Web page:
Stomach cancer belongs in the top five among cancers in the United States in terms of being the most common with an average of almost one million people dying from it annually. It also represents about 2% of newly-diagnosed cancers in the United States, though the incidence rate in Iceland, Japan, Korea, and South America is a lot higher. The most likely ones to develop the disease in the United States are Africans, Hispanics, and Pacific Highlanders. Asians are less likely to suffer from it. Though its incidence in the United States and in Western European countries have gone down significantly over the years, it still is one of the most common cancers in several others.
Stomach cancer is extremely capable of spreading the disease to other neighboring major organs at a ridiculously fast pace. The normal pattern it goes through is the tumor growing through the outer layer of the stomach and it almost automatically grows into the esophagus, intestine, or pancreas. The cancer cells will then go to the bloodstream and infect the liver before it goes into other organs. The lymph nodes may also be involved since the cancer cells would pass by the lymphatic system.
What Causes Stomach Cancer?
The exact cause of stomach cancer remains the subject of debate up to this very day. Doctors still remain unsure regarding who exactly are the ones most likely to suffer from it. But over the years, a lot of risk factors have been discovered. They include:
- Old age - People who are fifty years or older possess a very high risk, peaking at the age of 72.
- Genetic predisposition - Cancer generally is a hereditary condition. Those who have a family history of cancer are 10 percent more likely to develop cancer in the future.
- Gender - Women are less likely to get it than men.
- Helicobacter pylori infection - H. pylori is known to trigger stomach cancer.
- Diet - Eating smoked food, pickle and salt can precipitate a person to the disease further.
What Are The Symptoms?
Though its symptoms appear at an “appropriate” time, stomach is not an easy cancer to diagnose. The main reason is its manifestations are extremely similar to other medical conditions - making it very prone to being misdiagnosed. The worst part about it is only when the cancer has already spread to other organs will the diagnosis become accurate. Therefore, the prognosis for stomach cancer is usually poor and there is very little all treatment modalities can do to improve the prognosis. Only 20 percent of stomach cancers are properly diagnosed before it begins to metastasize to other parts of the body.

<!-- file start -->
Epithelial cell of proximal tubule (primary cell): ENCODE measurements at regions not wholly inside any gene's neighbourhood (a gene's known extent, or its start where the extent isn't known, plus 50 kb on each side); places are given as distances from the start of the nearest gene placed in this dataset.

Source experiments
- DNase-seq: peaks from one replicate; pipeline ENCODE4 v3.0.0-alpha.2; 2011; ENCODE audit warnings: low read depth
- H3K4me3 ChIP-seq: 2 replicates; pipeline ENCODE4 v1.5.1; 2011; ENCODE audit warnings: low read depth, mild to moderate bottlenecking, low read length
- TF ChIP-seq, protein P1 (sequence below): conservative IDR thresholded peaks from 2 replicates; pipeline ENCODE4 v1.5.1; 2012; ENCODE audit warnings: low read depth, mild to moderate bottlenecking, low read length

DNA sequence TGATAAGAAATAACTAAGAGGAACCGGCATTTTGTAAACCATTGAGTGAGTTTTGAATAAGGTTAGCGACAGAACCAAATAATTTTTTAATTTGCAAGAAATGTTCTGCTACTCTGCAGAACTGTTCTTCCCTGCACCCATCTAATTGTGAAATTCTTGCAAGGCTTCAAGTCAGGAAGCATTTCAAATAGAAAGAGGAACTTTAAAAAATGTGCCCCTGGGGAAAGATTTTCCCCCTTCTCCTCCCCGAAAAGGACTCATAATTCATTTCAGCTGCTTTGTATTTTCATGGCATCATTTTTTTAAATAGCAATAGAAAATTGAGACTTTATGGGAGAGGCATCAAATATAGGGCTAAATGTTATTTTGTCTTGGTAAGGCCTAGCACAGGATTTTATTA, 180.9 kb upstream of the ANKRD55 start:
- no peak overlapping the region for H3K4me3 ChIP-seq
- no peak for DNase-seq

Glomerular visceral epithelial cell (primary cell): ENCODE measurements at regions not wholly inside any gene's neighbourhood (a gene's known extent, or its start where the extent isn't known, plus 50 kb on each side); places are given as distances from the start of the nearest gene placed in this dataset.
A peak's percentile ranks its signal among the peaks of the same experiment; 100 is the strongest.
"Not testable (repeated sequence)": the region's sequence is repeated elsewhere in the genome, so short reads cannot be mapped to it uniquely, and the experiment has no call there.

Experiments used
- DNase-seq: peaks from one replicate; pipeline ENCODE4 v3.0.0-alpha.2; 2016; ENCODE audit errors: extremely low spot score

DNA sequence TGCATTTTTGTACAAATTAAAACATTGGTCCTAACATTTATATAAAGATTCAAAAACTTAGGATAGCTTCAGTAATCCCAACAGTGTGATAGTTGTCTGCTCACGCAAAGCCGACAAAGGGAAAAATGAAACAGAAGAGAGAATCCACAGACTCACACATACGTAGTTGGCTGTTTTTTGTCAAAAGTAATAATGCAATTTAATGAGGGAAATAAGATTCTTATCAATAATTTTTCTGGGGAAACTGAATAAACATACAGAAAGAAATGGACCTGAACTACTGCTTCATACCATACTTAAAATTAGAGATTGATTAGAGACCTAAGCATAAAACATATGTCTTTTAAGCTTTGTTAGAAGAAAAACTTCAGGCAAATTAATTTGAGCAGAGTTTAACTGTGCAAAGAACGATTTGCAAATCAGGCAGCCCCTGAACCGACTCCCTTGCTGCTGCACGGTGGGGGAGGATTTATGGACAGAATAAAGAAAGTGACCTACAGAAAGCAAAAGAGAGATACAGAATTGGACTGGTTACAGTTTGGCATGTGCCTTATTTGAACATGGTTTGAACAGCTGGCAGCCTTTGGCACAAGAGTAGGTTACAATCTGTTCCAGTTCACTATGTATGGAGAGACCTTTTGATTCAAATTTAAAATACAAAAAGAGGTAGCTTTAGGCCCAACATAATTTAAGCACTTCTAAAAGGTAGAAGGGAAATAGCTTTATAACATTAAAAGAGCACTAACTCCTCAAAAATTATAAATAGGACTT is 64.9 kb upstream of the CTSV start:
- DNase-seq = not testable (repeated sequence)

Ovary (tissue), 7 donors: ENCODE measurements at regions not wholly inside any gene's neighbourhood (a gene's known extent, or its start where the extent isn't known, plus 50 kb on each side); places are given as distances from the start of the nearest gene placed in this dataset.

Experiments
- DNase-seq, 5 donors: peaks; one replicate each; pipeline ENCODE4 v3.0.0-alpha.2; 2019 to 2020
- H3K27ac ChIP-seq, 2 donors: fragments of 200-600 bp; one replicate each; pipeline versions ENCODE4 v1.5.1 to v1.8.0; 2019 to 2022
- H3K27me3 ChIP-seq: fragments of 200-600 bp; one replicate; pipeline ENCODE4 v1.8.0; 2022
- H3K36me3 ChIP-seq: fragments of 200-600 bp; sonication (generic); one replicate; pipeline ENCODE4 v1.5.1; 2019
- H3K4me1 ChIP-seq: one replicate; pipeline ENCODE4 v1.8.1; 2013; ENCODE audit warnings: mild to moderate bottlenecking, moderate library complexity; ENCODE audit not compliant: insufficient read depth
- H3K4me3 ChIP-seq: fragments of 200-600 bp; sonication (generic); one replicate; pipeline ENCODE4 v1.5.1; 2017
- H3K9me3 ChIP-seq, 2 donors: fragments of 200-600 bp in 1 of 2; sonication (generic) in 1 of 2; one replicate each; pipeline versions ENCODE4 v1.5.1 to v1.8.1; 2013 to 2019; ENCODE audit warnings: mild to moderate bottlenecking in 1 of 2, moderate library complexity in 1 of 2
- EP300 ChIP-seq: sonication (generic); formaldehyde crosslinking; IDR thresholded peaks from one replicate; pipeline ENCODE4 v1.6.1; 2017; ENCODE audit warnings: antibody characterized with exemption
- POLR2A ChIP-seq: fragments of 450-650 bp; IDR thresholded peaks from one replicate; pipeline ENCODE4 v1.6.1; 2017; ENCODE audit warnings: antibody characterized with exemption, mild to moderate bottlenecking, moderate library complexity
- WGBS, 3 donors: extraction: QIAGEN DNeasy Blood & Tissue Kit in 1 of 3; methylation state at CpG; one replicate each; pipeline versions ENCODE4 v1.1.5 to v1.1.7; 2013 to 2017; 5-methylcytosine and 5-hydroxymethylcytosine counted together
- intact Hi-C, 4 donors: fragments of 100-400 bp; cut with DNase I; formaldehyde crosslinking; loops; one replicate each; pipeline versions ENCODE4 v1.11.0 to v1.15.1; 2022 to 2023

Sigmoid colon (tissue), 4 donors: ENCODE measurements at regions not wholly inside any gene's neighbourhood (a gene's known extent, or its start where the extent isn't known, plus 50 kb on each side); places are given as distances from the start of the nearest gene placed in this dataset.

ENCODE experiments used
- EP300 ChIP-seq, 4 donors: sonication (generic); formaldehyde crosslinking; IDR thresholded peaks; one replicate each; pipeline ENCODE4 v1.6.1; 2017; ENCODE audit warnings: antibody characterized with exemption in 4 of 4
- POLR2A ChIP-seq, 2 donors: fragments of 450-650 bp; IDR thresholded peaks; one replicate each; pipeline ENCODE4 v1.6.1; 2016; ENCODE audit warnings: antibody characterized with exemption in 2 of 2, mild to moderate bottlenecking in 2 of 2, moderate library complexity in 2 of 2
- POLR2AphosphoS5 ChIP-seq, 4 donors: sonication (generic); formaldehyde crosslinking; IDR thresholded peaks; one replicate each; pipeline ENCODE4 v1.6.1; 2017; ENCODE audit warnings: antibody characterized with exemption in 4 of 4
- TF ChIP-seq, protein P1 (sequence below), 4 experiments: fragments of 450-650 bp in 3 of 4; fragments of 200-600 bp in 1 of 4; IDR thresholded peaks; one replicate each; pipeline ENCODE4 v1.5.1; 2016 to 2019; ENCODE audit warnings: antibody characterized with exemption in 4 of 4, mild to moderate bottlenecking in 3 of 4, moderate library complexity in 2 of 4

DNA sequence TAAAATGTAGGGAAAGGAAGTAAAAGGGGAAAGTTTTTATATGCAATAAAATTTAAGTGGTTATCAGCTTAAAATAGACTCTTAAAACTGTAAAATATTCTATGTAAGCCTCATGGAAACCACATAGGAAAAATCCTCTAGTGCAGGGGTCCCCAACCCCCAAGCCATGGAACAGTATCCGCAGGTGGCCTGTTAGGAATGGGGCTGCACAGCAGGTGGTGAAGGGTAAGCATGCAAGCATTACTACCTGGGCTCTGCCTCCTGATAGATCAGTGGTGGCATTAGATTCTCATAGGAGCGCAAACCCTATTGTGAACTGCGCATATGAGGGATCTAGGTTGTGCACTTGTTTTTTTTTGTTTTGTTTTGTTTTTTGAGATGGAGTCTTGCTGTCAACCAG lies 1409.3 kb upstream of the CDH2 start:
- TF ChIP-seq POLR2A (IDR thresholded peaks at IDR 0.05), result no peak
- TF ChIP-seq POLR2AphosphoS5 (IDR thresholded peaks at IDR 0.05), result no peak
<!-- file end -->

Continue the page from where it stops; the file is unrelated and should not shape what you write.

Early-stage stomach cancer will manifest the following signs and symptoms:
- Decreased appetite
- Mild internal bleeding that can only be detected through fecalysis (stool exam)
- Anemia (as a result of the internal bleeding)
- Body weakness or easy fatigability
During stomach cancer’s latter stages, these are what should be expected:
- Severe and unbearable abdominal pain due to tumor growth
- Either constipation or diarrhea
- Hematemesis (vomiting out blood)
- Black tarry stools, which can be an indication of blood inside
How Can It Be Diagnosed?
As with the majority of other cancers, a series of exams will be conducted to determine if cancer is in fact present. The following will be performed in almost the same order: comprehensive physical examination, complete history taking, gastoscopy, biopsy, and staging. At times, imaging studies such as Ultrasound, CT Scan, MRI, and PET Scan would also be done.
As mentioned earlier, very seldom will stomach cancer be caught during its early stages. Worse, it is also extremely hard to manage during its late stages - much like any other cancer. Prognosis is normally very poor for stomach cancer and it does not appear to improve any time soon. There has not yet been a way to quickly catch stomach cancer so its considered a death sentence to anyone who develops the disease.
The first thing being done to treat stomach cancer is performing surgery. The objective is to surgically remove all of the cancer cells including some of the healthy tissue surrounded by cancer cells. During this process, other vital organ might also be taken out depending on the extent of the cancer’s metastasis. During advanced cases, the best thing surgery can do is relieve some of the pain being felt since it only has a 40 percent chance of working.
Surgery is then often followed by chemotherapy and radiation therapy in an effort to kill all remaining cancer cells and reducing the chances of further metastasis. Both the therapies work most effectively when given before AND after surgery.
Stomach cancer still does have some preventive measures that you can follow. Diet modification is the major focus attempting to lower you stomach cancer risk (and any other cancer). Processed meat like bacon, hot dogs, salami, and sausages contain a considerable amount of cancer-triggering toxins in nitrates and nitrites. This is why the intake of these should be cut down or fully avoided. Cigarette smoking could also precipitate cancer so one should stop either stop smoking or not even think of starting to do it.
Once symptoms become persistent, immediately go to your doctor. As repeatedly said, early detection is the key to a good prognosis in treating stomach cancer.
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